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Articles / Applying to College / Penn Admission with 30 ACT?

Penn Admission with 30 ACT?

Sally Rubenstone
Written by Sally Rubenstone | June 11, 2015

Question: Is it possible for me to get into a highly competitive school, like University of Penn, if I have an ACT score of a 30 (34 in math, 33 in English, 27 in reading, and 24 in science)?

It would be irresponsible for “The Dean” to assess your admission odds at the University of Pennsylvania (or anywhere else) without a lot more information. But, as you may already suspect, a 30 ACT is a notch below the median range at Penn.  Thus, in order to be admitted, you will probably have to bring a “hook” to the admission process.  For instance, are you the first in your family to go to college? A student of color? A recruited athlete? Do you have a unique story to tell (e.g., about growing up in a homeless shelter or on a houseboat?) Have you published a novel or won Teen Jeopardy?  Have five generations of family members gone to Penn (and donated generously thereafter)?

When an applicant’s test scores are at the lower end of the median range or below it entirely (as yours are), then admission odds are not good without other pluses on the application to balance out the deficiencies.


BUT … I see that your ACT Composite score is being dragged down by a 24 on the Science section. That’s actually great news!  The Science section is often called the hardest one on the ACT. That’s largely because many students cannot finish it in the allotted time, and even those who do manage to make it to the end often insist that they had to rush through the questions without checking their answers. Yet many of the answers to the Science questions can be found right within the test itself. My own son, who took the ACT last year, claims that even someone who knows as little about science as I do (which is very little!) could ace this section if given all the time in the world.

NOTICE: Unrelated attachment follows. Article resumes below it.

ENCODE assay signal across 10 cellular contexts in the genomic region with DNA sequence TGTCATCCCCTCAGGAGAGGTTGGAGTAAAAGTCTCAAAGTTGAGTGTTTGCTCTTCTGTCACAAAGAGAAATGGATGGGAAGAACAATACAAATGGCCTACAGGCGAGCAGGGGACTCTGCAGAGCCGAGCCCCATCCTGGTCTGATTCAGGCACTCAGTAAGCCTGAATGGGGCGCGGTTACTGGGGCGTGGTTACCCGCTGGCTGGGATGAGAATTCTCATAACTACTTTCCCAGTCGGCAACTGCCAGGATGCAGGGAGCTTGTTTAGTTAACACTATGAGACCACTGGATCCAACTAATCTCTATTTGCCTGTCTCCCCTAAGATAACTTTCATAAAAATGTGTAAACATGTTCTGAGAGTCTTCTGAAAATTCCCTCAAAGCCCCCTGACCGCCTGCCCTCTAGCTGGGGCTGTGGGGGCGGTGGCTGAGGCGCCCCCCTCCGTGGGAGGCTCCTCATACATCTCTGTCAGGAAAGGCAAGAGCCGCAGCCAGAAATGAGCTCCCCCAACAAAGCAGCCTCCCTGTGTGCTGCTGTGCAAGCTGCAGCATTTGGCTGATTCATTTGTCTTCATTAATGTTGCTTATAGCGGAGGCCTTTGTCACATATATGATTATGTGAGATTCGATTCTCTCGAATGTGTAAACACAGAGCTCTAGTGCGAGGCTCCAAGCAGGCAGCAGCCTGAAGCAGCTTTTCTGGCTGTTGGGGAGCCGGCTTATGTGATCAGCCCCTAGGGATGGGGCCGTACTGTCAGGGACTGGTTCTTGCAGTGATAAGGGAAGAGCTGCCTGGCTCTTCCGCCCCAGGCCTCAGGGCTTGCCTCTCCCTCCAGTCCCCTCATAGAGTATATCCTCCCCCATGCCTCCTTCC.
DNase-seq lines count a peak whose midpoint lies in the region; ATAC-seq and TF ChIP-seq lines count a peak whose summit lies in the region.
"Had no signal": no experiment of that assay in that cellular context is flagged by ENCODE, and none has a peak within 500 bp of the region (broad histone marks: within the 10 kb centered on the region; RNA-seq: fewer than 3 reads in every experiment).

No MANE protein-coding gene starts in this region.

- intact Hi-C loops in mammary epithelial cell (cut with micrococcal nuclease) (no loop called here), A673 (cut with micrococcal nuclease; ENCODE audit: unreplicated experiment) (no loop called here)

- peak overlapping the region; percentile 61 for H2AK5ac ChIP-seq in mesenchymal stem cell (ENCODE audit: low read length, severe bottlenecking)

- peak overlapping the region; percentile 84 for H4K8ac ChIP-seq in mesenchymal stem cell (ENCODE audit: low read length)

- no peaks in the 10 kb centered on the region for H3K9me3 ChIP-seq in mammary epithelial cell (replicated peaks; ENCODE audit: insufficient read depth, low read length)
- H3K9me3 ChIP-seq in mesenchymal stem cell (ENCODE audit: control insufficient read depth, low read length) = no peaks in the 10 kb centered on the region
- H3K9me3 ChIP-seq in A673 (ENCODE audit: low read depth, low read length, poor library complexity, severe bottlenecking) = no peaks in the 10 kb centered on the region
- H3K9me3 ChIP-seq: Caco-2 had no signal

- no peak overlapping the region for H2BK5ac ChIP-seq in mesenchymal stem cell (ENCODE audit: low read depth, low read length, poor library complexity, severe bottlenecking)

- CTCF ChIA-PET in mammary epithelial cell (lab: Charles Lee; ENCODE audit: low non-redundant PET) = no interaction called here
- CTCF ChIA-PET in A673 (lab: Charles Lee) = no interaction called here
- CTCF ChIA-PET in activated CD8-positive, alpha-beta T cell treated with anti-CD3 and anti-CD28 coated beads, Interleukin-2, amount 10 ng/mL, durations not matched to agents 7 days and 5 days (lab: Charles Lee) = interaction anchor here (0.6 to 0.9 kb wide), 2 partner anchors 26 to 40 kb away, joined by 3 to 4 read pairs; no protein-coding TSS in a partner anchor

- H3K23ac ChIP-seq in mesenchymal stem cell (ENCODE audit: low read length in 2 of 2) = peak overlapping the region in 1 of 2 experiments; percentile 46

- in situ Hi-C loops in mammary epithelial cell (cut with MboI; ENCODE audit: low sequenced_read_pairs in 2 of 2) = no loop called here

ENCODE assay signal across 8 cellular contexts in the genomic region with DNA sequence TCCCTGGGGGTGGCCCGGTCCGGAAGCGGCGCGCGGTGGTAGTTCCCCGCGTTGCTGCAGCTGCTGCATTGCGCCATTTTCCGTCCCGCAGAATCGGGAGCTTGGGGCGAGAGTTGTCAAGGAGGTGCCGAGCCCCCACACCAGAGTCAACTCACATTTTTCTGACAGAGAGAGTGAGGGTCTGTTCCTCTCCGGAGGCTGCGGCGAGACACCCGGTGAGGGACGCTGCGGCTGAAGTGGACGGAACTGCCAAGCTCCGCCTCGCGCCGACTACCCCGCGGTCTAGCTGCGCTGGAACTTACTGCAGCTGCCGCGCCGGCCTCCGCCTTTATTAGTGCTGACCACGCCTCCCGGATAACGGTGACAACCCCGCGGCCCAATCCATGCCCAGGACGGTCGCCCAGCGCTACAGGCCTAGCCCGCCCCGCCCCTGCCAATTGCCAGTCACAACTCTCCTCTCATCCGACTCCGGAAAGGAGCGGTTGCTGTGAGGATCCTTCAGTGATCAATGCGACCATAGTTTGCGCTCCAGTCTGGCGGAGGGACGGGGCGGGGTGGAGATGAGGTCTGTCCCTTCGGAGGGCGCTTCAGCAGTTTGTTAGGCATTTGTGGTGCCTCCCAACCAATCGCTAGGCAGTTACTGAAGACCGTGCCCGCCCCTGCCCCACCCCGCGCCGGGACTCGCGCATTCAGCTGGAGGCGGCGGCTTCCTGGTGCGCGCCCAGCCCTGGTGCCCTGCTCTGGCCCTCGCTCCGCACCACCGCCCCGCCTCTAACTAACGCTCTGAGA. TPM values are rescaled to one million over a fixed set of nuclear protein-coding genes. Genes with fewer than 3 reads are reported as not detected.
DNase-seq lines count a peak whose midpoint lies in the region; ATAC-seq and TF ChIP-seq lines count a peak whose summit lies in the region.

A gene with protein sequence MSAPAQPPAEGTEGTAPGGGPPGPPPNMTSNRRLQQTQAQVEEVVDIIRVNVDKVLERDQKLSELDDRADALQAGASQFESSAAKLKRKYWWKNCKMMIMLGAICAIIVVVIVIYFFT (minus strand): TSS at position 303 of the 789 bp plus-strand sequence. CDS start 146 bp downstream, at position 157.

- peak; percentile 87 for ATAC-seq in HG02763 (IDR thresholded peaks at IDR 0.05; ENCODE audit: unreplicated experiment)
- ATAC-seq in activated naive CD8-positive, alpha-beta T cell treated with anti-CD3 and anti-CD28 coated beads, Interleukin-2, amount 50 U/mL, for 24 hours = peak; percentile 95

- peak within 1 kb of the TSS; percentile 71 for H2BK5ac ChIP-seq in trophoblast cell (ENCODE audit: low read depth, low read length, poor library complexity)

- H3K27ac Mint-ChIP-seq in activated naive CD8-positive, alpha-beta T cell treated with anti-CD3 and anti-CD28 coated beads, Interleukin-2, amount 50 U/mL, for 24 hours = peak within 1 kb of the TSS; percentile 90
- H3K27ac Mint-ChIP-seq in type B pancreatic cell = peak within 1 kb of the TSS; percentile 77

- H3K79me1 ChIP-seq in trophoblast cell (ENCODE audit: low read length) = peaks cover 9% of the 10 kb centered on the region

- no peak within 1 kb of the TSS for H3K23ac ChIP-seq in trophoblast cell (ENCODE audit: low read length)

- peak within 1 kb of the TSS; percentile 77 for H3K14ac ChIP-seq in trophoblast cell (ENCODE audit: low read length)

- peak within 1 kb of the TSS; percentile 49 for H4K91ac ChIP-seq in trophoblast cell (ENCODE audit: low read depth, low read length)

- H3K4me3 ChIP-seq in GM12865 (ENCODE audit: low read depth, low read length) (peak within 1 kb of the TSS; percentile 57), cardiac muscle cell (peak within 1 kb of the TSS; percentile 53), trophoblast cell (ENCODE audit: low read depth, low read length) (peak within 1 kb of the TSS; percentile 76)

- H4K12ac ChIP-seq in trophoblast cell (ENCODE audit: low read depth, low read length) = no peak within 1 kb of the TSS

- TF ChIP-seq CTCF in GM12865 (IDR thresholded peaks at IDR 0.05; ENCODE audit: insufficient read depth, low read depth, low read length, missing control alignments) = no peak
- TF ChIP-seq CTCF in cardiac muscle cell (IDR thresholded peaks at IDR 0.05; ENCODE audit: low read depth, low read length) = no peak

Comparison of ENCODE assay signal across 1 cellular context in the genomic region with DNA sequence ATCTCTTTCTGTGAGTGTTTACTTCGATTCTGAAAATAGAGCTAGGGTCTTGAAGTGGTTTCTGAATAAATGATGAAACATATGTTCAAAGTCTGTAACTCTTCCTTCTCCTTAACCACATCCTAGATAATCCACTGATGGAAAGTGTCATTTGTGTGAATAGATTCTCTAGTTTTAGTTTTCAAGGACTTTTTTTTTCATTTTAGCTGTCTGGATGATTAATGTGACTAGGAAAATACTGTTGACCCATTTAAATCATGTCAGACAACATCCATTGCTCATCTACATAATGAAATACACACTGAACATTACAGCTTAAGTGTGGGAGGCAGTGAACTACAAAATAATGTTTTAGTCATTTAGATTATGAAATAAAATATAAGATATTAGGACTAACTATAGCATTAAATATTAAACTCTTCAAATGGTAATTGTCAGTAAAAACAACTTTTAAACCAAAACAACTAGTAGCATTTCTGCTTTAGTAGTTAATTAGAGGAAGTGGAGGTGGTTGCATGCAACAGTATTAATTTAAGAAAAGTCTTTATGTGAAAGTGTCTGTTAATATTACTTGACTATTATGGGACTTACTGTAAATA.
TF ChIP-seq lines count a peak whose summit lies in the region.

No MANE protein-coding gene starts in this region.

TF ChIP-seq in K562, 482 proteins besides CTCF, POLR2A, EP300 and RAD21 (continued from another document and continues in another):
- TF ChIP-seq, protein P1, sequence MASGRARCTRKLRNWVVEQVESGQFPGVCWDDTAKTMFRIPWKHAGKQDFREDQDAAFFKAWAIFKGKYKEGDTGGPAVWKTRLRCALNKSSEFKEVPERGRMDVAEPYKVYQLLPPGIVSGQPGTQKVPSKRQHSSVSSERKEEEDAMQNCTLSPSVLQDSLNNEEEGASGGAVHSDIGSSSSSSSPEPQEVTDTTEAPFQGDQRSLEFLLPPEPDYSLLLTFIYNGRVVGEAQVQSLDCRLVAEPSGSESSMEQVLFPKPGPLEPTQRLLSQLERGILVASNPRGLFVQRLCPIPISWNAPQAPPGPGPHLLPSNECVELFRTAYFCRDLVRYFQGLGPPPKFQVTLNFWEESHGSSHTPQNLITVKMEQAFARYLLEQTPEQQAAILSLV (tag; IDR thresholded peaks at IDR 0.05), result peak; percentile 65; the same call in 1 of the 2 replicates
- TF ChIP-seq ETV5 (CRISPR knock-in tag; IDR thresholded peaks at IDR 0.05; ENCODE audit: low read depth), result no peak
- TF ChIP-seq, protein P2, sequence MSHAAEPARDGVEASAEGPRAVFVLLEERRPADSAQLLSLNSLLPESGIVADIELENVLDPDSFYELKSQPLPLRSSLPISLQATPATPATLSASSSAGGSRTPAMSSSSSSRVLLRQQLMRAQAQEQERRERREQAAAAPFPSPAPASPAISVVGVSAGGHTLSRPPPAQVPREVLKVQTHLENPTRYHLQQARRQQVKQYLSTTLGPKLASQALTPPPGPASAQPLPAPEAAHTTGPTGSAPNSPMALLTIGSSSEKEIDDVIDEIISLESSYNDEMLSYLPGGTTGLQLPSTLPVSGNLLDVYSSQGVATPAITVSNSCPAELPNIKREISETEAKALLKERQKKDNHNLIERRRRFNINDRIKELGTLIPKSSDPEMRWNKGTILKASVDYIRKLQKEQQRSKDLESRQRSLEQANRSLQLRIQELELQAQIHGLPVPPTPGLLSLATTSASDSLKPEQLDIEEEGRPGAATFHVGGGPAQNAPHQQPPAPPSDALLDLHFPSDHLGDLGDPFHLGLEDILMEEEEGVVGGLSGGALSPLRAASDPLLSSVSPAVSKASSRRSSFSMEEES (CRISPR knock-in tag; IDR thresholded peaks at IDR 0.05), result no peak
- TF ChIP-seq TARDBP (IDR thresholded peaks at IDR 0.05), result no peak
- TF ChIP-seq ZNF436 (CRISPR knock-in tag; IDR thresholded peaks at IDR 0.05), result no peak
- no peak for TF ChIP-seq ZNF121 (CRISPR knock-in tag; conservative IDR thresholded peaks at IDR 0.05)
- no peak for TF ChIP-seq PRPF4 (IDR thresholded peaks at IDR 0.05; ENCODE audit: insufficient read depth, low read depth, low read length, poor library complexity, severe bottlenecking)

In order to prepare for the ACT, my son did not take a class or enlist a private tutor. Instead, I nagged him into sitting at the dining room table several times a week for a month or so, where he took practice tests from an ACT prep book.  He focused especially on the Science section in order to have the best possible understanding of how that section is set up and of how to identify the correct answers as swiftly as possible. When he took the actual test, he complained afterwards that the Science section was the hardest because, despite all the practice, he felt very rushed. But he did manage to finish the section, and he also earned a perfect score on it … which meant that “The Dean” (also “The Mother”) got a big “I told you so” out of the deal. 😉

You, too, should be able to improve your Science score with practice. Even if you don’t see yourself as the next Marie Curie or Enrico Fermi, you’ve got plenty of wiggle room to bring up that 24 which, in turn, will bump up your Composite, if you do roughly the same on your other sections when you retake the test.

Note, however, that the most sought-after colleges and universities—including Penn—routinely turn away hundreds of applicants each year with tip-top test scores. So, although a better ACT score will improve your admission chances, Penn should still be considered a “Reach” school for nearly everyone.

 

Written by

Sally Rubenstone

Sally Rubenstone

Sally Rubenstone knows the competitive and often convoluted college admission process inside out: From the first time the topic of college comes up at the dinner table until the last duffel bag is unloaded on a dorm room floor. She is the co-author of Panicked Parents' Guide to College Admissions; The Transfer Student's Guide to Changing Colleges and The International Student's Guide to Going to College in America. Sally has appeared on NBC's Today program and has been quoted in countless publications, including The New York Times, The Washington Post, USA Weekend, USA Today, U.S. News & World Report, Newsweek, People and Seventeen. Sally has viewed the admissions world from many angles: As a Smith College admission counselor for 15 years, an independent college counselor serving students from a wide range of backgrounds and the author of College Confidential's "Ask the Dean" column. She also taught language arts, social studies, study skills and test preparation in 10 schools, including American international schools in London, Paris, Geneva, Athens and Tel Aviv. As senior advisor to College Confidential since 2002, Sally has helped hundreds of students and parents navigate the college admissions maze. In 2008, she co-founded College Karma, a private college consulting firm, with her College Confidential colleague Dave Berry, and she continues to serve as a College Confidential advisor. Sally and her husband, Chris Petrides, became first-time parents in 1997 at the ripe-old age of 45. So Sally was nearly an official senior citizen when her son Jack began the college selection process, and when she was finally able to practice what she had preached for more than three decades.

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